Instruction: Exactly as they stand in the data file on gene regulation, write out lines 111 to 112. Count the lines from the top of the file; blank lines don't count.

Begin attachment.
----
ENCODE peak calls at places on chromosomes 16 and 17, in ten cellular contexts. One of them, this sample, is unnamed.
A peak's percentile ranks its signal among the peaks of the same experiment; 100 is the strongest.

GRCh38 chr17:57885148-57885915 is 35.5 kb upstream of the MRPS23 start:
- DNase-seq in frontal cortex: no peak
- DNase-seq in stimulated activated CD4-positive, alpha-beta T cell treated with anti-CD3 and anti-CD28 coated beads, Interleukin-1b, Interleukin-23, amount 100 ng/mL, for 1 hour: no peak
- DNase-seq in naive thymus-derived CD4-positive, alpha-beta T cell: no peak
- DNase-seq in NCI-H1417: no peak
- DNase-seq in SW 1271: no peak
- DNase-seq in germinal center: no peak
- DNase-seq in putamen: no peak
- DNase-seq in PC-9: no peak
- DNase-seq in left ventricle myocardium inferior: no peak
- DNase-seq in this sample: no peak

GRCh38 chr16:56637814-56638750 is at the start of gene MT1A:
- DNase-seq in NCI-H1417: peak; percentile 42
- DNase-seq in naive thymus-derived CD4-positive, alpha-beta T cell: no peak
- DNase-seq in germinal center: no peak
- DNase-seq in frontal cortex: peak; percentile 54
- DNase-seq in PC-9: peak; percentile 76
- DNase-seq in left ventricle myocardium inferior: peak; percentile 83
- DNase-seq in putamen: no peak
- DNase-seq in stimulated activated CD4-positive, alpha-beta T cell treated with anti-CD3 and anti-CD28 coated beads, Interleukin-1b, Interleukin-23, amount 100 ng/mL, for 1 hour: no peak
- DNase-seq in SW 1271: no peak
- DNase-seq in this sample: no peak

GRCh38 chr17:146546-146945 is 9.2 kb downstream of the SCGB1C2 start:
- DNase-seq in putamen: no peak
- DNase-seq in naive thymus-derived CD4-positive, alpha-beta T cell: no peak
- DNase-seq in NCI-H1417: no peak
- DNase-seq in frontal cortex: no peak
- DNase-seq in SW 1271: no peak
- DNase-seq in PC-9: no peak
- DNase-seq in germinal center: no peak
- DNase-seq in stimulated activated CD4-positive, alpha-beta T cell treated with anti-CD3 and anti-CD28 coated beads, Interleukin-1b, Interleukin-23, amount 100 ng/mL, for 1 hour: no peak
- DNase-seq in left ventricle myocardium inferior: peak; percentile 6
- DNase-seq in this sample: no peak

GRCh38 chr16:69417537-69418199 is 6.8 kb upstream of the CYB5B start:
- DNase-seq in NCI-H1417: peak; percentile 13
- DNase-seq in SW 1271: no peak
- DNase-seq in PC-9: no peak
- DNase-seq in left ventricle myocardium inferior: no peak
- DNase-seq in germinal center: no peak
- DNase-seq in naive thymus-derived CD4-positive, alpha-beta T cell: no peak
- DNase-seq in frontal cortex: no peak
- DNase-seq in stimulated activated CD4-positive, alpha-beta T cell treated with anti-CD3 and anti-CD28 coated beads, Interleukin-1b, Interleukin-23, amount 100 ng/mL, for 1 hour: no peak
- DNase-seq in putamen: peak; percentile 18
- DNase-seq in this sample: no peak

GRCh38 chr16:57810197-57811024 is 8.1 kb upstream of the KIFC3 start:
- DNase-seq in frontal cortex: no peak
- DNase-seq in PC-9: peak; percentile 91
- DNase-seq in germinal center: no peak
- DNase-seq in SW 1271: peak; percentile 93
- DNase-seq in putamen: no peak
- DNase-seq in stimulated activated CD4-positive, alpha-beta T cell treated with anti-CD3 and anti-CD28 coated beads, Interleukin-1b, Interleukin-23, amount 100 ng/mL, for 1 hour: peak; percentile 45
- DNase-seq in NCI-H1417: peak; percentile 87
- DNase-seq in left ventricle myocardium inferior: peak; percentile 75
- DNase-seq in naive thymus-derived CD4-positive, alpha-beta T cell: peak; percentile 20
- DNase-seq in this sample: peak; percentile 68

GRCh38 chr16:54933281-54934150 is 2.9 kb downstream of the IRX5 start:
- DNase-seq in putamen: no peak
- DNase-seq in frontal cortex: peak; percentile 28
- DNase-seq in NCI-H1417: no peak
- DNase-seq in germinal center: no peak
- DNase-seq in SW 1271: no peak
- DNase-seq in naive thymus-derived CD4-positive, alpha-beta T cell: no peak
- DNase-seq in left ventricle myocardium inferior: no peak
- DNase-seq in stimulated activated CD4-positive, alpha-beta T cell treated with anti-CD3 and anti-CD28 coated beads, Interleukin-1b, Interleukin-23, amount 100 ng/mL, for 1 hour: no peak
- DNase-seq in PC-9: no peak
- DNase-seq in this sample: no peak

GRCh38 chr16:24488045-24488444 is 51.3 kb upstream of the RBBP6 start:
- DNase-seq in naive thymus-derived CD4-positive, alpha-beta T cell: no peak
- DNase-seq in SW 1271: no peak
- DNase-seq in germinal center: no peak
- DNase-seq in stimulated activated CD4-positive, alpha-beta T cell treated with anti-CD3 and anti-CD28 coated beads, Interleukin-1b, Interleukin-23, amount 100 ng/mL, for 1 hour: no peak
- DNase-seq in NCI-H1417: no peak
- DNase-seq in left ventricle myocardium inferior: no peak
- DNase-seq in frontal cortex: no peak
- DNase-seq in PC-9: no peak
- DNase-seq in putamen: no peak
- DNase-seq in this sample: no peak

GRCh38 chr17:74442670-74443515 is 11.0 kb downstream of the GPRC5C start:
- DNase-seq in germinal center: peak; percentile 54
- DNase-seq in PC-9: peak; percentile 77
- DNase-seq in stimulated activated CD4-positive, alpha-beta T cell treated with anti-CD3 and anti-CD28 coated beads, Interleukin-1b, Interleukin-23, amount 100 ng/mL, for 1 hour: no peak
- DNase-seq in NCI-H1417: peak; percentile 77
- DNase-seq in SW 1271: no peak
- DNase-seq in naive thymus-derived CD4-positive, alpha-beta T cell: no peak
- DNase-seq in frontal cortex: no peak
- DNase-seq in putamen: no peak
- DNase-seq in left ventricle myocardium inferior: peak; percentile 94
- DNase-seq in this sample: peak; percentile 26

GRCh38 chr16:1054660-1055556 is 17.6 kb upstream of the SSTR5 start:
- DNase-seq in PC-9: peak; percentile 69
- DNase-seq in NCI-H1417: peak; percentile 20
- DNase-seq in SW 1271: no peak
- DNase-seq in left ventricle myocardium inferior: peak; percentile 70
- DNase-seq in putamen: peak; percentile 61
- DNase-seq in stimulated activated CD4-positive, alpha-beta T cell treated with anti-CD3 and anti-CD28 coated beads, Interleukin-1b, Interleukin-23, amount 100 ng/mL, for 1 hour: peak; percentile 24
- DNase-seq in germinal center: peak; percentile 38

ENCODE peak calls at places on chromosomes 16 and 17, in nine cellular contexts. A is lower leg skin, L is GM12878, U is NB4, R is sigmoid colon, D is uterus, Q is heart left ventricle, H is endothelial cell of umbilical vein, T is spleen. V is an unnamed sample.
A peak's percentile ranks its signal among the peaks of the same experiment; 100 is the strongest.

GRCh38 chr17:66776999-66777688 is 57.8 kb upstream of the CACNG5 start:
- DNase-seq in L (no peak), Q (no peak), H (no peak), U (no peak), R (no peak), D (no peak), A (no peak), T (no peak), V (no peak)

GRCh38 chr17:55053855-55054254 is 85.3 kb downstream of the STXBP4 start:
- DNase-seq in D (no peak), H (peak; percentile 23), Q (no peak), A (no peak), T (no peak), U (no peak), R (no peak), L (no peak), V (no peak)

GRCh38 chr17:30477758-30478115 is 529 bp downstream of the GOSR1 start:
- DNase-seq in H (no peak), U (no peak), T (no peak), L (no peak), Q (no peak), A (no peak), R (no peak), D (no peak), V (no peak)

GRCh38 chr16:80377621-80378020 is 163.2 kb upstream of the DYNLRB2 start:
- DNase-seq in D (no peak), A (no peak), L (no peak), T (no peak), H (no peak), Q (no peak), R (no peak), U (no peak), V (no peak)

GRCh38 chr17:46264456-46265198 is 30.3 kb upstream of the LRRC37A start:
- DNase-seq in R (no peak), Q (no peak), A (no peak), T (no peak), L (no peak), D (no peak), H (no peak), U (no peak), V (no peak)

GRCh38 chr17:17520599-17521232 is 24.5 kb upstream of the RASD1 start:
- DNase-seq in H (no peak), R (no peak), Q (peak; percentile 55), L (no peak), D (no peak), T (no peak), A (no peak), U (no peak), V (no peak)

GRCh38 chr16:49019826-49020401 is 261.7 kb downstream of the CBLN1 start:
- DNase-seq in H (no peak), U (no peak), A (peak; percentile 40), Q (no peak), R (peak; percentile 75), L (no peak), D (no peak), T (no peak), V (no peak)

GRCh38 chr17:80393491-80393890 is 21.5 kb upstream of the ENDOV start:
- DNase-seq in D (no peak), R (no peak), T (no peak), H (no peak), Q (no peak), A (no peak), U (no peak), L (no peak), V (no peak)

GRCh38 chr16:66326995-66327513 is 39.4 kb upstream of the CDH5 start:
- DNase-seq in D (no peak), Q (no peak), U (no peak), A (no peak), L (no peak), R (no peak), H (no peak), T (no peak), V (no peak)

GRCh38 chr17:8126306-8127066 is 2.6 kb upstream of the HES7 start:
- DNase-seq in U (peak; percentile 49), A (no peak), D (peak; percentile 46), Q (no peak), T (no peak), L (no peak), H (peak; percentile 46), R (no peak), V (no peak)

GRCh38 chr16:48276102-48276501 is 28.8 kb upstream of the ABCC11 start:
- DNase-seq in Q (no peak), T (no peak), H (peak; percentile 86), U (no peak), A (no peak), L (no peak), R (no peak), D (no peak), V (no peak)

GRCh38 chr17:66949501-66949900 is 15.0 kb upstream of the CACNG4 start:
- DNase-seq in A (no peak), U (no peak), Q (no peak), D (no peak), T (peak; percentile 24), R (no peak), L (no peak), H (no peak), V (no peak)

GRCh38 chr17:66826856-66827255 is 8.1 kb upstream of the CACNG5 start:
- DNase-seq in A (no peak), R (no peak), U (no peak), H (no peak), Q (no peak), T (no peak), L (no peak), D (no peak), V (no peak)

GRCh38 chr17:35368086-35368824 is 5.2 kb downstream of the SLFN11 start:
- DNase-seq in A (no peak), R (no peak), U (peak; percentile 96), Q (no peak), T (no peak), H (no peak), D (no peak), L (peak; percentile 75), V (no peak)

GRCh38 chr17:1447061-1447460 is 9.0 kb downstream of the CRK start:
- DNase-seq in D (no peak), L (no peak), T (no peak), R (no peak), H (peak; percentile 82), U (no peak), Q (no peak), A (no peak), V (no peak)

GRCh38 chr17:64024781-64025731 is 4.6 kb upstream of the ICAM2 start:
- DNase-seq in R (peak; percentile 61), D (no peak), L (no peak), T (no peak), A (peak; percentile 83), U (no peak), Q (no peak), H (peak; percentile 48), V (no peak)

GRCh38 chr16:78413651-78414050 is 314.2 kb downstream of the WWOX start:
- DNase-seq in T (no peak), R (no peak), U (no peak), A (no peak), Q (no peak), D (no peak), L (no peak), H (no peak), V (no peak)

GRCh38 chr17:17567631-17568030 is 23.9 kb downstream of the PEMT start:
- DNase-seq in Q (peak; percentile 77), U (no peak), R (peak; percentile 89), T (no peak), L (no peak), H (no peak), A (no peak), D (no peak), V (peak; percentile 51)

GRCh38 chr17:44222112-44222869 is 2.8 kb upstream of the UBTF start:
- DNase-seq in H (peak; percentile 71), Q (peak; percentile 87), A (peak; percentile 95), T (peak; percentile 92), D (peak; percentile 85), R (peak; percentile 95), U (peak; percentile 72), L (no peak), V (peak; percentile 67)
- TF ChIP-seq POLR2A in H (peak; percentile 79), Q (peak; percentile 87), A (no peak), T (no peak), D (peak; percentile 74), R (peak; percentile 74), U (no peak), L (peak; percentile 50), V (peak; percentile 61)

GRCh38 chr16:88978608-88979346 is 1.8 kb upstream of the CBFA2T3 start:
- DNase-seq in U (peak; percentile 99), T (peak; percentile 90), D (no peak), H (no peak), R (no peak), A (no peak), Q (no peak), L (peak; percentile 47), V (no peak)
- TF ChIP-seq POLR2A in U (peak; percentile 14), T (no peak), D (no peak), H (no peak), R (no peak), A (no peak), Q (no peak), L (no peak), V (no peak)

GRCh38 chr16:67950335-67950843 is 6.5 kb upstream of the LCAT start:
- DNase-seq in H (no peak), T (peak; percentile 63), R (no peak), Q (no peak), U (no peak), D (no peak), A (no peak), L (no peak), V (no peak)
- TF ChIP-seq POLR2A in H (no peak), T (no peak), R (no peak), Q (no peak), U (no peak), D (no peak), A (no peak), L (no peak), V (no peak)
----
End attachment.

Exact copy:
GRCh38 chr17:17520599-17521232 is 24.5 kb upstream of the RASD1 start:
- DNase-seq in H (no peak), R (no peak), Q (peak; percentile 55), L (no peak), D (no peak), T (no peak), A (no peak), U (no peak), V (no peak)